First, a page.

The lower the fitness level, the faster the deterioration of vital nerve fibers in the brain, a new study from UT Southwestern’s O’Donnell Brain Institute suggests. Such deterioration results in cognitive decline, including memory issues characteristic of dementia patients.
The finding adds to the growing body of evidence that exercise improves brain health and could be a lifesaving ingredient that prevents Alzheimer’s disease.
The study focused on a type of brain tissue called white matter, which is comprised of millions of bundles of nerve fibers used by neurons to communicate across the brain.
Lower Brain Function
Study author Dr. Kan Ding, a neurologist from the Peter O’Donnell Jr. Brain Institute, said:
“This research supports the hypothesis that improving people’s fitness may improve their brain health and slow down the aging process.”
Dr. Ding’s team enrolled older patients at high risk to develop Alzheimer’s disease who have early signs of memory loss, or mild cognitive impairment (MCI). The researchers determined that lower fitness levels were associated with weaker white matter, which in turn correlated with lower brain function.
Unlike previous studies that relied on study participants to assess their own fitness, the new research objectively measured cardiorespiratory fitness with a scientific formula called maximal oxygen uptake. Scientists also used brain imaging to measure the functionality of each patient’s white matter.
Patients were then given memory and other cognitive tests to measure brain function, allowing scientists to establish strong correlations between exercise, brain health, and cognition.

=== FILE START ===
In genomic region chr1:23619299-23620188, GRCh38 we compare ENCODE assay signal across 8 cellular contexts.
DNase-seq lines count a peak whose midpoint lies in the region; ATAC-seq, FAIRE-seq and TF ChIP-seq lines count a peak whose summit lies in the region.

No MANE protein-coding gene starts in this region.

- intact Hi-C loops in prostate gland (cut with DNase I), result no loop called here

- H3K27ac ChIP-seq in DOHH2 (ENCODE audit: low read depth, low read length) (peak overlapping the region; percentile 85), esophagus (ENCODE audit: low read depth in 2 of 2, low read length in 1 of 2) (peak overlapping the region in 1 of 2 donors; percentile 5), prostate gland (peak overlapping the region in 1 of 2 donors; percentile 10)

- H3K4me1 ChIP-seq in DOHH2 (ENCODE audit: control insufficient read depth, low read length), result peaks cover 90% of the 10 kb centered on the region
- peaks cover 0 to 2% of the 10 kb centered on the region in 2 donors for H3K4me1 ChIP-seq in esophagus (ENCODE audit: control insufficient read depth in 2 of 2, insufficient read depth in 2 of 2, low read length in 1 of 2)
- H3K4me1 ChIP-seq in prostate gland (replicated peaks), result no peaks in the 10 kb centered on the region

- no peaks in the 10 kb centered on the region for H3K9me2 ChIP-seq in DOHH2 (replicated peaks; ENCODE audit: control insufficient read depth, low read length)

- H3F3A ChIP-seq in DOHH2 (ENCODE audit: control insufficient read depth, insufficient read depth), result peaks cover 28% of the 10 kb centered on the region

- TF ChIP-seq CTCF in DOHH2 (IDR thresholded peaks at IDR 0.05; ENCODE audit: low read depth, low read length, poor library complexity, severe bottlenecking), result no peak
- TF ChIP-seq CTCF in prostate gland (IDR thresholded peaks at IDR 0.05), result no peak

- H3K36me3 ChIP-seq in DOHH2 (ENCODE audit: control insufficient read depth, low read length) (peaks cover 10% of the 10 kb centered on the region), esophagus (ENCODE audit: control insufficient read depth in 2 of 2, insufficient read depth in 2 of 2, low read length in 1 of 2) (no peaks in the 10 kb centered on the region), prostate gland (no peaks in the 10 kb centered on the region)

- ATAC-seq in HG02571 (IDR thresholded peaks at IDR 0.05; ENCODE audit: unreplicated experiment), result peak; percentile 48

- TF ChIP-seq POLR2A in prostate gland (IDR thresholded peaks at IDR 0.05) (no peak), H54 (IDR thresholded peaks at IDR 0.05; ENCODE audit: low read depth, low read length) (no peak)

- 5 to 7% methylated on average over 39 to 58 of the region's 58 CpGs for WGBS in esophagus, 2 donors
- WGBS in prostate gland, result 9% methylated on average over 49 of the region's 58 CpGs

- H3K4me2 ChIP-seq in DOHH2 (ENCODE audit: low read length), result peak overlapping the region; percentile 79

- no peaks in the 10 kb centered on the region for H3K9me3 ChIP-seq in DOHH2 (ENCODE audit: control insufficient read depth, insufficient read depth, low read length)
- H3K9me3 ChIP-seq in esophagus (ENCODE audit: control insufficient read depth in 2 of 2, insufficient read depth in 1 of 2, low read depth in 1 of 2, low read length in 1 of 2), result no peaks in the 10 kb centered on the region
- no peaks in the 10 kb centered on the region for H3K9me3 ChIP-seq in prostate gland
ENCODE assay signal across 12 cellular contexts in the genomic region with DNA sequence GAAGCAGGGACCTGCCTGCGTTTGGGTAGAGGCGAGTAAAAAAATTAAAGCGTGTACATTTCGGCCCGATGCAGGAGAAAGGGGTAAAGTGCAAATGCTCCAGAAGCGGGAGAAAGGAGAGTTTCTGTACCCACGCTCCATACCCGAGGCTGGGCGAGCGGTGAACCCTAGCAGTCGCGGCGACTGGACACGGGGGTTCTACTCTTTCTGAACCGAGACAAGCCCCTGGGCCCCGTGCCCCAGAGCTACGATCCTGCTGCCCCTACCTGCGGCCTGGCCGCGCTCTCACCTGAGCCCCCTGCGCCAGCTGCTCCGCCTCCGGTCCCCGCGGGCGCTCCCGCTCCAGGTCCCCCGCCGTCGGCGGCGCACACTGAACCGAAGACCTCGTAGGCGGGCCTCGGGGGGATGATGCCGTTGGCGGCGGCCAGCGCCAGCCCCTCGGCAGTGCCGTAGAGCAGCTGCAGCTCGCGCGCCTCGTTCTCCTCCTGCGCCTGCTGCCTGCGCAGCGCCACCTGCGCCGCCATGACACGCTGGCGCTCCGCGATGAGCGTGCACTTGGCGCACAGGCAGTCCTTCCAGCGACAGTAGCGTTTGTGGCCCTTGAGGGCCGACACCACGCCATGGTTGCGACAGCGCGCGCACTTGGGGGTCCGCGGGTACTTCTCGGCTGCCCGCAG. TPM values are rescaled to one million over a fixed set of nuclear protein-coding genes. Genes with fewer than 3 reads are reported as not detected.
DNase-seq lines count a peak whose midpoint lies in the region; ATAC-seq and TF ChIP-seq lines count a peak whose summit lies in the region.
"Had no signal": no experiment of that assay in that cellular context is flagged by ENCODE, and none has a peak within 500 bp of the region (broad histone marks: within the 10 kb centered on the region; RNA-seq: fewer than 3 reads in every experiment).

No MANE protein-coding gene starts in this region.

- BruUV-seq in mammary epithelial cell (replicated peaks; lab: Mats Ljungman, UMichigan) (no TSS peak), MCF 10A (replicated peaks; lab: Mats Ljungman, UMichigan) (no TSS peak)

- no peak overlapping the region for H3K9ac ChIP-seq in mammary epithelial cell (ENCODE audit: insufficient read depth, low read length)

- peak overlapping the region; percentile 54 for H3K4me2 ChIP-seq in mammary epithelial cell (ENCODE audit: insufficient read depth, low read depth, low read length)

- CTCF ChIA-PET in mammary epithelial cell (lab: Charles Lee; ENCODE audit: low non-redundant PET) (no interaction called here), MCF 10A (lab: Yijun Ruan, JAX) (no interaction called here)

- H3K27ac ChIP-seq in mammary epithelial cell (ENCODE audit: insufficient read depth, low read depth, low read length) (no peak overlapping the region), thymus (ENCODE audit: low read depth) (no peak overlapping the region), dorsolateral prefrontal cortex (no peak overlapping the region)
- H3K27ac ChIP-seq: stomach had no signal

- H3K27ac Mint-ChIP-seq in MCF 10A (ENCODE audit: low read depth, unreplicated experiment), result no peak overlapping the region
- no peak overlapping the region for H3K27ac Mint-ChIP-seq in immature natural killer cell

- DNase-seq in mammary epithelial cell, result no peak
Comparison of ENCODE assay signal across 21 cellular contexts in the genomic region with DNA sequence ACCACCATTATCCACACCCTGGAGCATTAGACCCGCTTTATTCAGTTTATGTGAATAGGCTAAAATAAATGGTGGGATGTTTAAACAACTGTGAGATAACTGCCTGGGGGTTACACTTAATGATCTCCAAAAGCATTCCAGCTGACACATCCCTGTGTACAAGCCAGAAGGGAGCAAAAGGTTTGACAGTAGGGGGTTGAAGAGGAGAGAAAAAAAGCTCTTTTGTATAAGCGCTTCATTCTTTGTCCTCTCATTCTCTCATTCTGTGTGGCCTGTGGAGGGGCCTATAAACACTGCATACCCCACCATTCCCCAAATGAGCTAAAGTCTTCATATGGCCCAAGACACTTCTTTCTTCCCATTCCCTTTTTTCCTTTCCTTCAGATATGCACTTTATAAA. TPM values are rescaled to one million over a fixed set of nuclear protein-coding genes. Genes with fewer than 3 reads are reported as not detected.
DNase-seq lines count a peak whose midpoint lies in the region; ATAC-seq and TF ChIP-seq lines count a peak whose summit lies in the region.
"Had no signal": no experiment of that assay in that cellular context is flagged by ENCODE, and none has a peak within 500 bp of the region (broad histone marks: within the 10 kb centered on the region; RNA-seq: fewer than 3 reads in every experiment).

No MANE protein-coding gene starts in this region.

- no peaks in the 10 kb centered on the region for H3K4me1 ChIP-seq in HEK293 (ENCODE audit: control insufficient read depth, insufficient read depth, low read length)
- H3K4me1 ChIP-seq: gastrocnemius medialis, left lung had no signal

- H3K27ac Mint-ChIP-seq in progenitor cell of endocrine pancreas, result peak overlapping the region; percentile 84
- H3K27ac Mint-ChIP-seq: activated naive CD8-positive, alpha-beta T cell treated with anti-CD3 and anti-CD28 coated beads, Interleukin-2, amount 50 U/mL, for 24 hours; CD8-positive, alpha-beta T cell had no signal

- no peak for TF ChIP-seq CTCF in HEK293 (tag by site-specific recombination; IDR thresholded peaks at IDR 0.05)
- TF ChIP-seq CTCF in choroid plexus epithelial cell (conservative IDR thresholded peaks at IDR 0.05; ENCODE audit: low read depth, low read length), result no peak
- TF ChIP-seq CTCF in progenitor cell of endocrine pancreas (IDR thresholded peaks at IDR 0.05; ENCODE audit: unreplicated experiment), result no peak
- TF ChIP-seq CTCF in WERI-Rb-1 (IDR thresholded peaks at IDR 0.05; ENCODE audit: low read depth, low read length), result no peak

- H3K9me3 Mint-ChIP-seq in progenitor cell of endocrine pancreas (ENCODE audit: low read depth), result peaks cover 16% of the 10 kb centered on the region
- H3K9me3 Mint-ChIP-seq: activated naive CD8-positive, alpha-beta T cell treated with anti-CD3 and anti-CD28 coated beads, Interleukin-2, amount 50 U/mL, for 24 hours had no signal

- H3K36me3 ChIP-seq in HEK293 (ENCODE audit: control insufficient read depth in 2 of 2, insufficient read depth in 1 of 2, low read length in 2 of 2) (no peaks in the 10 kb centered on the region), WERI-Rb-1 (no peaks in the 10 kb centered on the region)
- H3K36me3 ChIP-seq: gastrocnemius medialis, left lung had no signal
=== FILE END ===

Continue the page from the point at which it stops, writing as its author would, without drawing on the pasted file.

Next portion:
The study leaves plenty of unanswered questions about how fitness and Alzheimer’s disease are intertwined.
For instance, what fitness level is needed to notably reduce the risk of dementia? Is it too late to intervene when patients begin showing symptoms?
Some of these topics are already being researched through a five-year national clinical trial led by the O’Donnell Brain Institute.
The trial, which includes six medical centers across the country, aims to determine whether regular aerobic exercise and taking specific medications to reduce high blood pressure and cholesterol levels can help preserve brain function. It involves more than 600 older adults at high risk to develop Alzheimer’s disease.
“Evidence suggests that what is bad for your heart is bad for your brain. We need studies like this to find out how the two are intertwined and hopefully find the right formula to help prevent Alzheimer’s disease,”
said Dr. Rong Zhang of UT Southwestern, who oversees the clinical trial and is Director of the Cerebrovascular Laboratory in the Institute for Exercise and Environmental Medicine at Texas Health Presbyterian Hospital Dallas, where the Dallas arm of the study is being carried out.
Image: yellow and reddish pixels representing areas where the functionality of white matter is associated with higher fitness levels. The images are based on cumulative data from patients in a study showing potential links between physical fitness and deterioration of white matter. Credit: UT Southwestern Medical Center